Lessons Learned from Winter Mountain Biking

4:50 AM


This winter has brought about a revelation in my attitude toward winter biking.  Last winter (when I tried to keep up with road biking) the word I would use to describe my riding was hard.  Everything was a trial, from gathering all my clothes, layering everything on, inserting various chemically activated hot pads in my shoes and mittens, and tugging my shoe covers over my road shoes. 

Even with everything covered (buff pulled up over nose, wind-proof hat pulled down over brow, and glasses covering anything between) I always froze.  If I sweat just a little bit, my clammy sports bra turned into a frozen death-grip that made me miserable until I made it home.   

This winter I gave up on the road, and embraced the mountain bike – awesomeness!  In fact, this is about the only part of my winter training that is going well, as I seem to have developed a severe allergy to the spinner.  What I’ve learned in the last month:


Tires are everything.  I love my studded tires.  We haven’t actually had a ton of ice this year thanks to continuous snowfall, but in those corners that have a bit of ice I am thankful to have them.  These tires have amazing stick-um to them, and every nailed corner just gives me more confidence for the next.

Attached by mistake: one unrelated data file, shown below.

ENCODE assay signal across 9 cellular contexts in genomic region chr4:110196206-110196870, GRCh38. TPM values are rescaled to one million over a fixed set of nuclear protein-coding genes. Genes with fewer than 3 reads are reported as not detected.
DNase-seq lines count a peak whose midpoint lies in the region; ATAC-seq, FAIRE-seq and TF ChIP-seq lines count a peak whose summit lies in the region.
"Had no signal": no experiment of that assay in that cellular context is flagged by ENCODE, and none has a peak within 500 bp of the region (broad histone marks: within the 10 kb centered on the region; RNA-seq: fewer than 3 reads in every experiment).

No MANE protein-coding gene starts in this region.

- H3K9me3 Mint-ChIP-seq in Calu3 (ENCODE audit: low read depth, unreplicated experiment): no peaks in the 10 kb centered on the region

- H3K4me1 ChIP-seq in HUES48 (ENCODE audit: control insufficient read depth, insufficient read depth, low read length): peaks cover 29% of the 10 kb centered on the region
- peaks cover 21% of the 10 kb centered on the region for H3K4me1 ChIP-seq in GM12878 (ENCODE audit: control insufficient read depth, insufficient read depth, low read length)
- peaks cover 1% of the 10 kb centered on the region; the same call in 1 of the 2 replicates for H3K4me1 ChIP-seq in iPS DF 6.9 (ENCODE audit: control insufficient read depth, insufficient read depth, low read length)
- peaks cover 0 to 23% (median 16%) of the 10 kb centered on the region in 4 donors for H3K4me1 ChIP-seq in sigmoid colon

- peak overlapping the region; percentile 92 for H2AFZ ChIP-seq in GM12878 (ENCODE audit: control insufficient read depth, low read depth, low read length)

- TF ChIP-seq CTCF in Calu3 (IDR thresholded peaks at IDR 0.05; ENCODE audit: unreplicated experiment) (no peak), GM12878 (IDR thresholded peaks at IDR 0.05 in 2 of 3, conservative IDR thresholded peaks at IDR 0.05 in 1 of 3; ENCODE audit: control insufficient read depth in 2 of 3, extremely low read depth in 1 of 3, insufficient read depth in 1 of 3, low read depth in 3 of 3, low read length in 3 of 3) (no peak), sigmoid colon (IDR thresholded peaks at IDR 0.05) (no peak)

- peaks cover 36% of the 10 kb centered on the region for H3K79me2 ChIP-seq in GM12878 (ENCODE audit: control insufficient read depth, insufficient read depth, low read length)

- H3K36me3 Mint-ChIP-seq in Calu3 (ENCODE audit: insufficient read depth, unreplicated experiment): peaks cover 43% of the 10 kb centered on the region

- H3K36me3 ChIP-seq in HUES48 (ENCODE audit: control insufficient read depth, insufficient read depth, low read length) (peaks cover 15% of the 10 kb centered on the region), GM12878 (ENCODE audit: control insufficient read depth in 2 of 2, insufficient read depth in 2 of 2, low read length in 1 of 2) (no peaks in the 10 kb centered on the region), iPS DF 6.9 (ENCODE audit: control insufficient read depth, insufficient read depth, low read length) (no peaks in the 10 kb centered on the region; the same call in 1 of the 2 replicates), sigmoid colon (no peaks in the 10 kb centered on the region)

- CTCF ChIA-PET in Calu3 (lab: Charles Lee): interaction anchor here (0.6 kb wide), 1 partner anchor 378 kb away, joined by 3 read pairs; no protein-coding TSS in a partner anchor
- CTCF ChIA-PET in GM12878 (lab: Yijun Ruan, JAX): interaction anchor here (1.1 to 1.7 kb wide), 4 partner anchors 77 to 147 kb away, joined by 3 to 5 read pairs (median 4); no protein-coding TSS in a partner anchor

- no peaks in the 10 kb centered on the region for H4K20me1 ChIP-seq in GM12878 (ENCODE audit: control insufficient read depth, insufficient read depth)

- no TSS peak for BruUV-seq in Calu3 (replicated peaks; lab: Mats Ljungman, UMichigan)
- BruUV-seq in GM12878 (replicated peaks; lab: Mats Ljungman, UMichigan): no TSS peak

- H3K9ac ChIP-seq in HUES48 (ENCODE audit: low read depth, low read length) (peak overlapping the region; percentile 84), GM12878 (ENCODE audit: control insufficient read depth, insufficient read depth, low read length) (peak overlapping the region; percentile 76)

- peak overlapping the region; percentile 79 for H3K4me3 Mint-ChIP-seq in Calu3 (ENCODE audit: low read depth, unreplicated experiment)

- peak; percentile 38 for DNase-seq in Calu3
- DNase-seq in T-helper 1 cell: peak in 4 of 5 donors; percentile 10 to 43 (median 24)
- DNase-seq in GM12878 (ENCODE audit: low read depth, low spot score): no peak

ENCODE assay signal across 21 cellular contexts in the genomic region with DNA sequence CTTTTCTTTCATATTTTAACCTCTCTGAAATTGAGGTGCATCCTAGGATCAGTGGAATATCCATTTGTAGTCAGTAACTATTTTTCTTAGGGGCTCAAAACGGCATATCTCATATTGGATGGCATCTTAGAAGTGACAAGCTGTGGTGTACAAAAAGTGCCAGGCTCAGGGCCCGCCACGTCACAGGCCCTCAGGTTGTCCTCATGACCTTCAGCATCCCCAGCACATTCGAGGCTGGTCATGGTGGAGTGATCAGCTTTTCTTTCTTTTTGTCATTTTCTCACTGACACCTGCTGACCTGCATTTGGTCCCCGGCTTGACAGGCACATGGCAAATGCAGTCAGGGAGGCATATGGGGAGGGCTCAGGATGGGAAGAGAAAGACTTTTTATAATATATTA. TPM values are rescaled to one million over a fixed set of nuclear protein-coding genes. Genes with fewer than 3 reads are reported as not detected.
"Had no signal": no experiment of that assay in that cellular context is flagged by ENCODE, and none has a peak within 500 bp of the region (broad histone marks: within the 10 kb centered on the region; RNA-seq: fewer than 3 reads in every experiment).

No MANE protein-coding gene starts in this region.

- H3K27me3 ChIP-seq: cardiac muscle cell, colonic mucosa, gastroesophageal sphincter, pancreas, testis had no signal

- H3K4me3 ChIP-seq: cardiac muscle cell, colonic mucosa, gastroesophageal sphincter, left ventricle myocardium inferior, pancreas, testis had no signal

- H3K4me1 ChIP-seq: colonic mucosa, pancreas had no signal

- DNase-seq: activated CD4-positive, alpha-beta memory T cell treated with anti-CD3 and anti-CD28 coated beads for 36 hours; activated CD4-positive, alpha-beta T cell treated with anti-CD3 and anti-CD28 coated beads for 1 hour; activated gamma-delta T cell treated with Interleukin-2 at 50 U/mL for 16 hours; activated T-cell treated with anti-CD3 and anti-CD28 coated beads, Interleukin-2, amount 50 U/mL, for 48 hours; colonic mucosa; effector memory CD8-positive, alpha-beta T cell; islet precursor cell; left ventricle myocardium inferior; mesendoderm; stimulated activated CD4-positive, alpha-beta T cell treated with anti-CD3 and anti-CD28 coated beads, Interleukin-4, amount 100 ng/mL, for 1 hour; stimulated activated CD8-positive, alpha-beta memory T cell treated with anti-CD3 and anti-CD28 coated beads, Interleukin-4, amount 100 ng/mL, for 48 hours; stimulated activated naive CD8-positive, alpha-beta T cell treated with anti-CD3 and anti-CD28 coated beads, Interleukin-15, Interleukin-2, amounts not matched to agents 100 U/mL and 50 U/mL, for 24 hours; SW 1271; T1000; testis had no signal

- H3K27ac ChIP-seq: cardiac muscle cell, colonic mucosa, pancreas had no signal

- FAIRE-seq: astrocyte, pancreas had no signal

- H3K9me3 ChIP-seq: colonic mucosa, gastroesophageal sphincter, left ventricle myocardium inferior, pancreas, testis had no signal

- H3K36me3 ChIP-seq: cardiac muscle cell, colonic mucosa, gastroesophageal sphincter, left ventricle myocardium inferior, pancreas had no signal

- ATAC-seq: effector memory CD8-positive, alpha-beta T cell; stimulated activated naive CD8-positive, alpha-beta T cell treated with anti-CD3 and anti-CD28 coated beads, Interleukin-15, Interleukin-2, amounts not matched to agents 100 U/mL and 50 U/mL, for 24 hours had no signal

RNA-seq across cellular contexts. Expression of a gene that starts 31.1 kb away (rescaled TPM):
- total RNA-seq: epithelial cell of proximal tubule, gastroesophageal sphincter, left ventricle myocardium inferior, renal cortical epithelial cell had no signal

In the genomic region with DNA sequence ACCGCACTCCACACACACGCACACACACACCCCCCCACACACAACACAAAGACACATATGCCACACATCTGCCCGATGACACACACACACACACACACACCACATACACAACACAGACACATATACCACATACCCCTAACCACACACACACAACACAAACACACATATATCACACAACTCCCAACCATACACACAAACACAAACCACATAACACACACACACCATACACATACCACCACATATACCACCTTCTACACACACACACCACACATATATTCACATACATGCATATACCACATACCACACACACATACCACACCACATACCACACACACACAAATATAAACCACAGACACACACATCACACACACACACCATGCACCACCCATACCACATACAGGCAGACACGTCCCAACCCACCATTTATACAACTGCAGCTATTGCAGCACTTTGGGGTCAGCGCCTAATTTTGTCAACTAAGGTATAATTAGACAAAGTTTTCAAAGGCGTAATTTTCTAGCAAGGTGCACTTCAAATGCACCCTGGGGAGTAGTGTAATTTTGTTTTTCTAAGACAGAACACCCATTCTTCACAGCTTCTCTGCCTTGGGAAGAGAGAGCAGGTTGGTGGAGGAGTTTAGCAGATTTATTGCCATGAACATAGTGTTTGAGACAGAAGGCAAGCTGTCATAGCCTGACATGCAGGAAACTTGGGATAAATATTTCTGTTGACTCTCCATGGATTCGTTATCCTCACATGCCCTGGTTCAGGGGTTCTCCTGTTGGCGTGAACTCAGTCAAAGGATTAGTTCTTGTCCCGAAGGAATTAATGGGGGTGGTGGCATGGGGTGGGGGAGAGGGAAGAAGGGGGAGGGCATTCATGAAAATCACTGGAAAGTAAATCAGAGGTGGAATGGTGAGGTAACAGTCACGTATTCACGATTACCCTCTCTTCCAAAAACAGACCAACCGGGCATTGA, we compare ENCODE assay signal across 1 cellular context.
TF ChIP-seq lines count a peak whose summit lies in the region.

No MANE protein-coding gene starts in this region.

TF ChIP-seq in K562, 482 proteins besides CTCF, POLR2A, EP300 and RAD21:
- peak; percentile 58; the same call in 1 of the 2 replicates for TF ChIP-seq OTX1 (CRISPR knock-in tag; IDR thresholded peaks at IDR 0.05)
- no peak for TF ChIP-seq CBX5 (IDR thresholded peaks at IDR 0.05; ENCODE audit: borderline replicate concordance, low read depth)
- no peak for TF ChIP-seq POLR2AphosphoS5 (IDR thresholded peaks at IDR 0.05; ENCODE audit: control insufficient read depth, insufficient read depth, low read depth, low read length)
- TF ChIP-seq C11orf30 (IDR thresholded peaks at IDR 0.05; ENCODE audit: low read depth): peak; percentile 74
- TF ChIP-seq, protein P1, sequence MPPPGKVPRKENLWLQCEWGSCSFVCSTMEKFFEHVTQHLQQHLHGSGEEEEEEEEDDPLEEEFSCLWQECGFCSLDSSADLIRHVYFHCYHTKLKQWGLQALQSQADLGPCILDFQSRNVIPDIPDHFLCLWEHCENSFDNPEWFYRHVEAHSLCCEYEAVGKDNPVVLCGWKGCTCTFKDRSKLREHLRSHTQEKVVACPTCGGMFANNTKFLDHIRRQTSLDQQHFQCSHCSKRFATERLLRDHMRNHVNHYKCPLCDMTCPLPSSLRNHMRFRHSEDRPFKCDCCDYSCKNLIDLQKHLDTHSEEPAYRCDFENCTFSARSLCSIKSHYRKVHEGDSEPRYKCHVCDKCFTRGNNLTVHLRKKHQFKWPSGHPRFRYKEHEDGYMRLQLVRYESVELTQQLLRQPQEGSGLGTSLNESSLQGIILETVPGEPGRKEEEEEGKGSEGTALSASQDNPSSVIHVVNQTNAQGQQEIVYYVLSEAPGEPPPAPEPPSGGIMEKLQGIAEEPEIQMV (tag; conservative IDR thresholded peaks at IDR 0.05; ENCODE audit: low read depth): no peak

Your handling will be tested.  I’m on skinny tires (measly little 2.1s, nothing like the 4-inchers the fat bikes are rocking), which means the trails have to be nice and packed for me to ride.  But even a nicely packed trail is anywhere from 6 – 12 inches wide – much smaller than the summer version of the trail.  And sticking to that line is key because the moment you wander off the edge you will stop immediately in the drifted snow.  Good news?  By spring I won’t know what to do with all the space on the wide single-track.

Being aggressive is ok.  If falling on a mountain bike could ever be called fun, this is the time.  In my time on the winter trails I have endo-ed, lumber-jacked (slow fall while attached to your bike), and completely flipped off my bike – each fall ended in a soft ploof of snow.  All the rocks are hidden safely under about a foot of snow, so the only real obstacles you need to be aware of are trees.  It’s like bowling with the bumpers in!

Celebrate your awesomeness.  Mountain biking on snow is hard – little hills are huge due to a combination of a higher friction factor on the tires, a heavier bike, and unstable snow up the slopes (more people have to hike-a-bike up hills, leading to a less packed trail).  If the temperature warms close to freezing, it gets so sloppy you can barely continue. 

What this means is that you need to celebrate your hard-core-ness (notice how you never seem to meet up with others on the trail, yah, that’s because you’re so awesome), your technical acumen (amazing how you’ve mastered all those crazy rock gardens now that they are under a foot of snow), and overall superhuman strength (it must be superhuman for you to ride through all that snow).  Yah, that’s right, you’re awesome!

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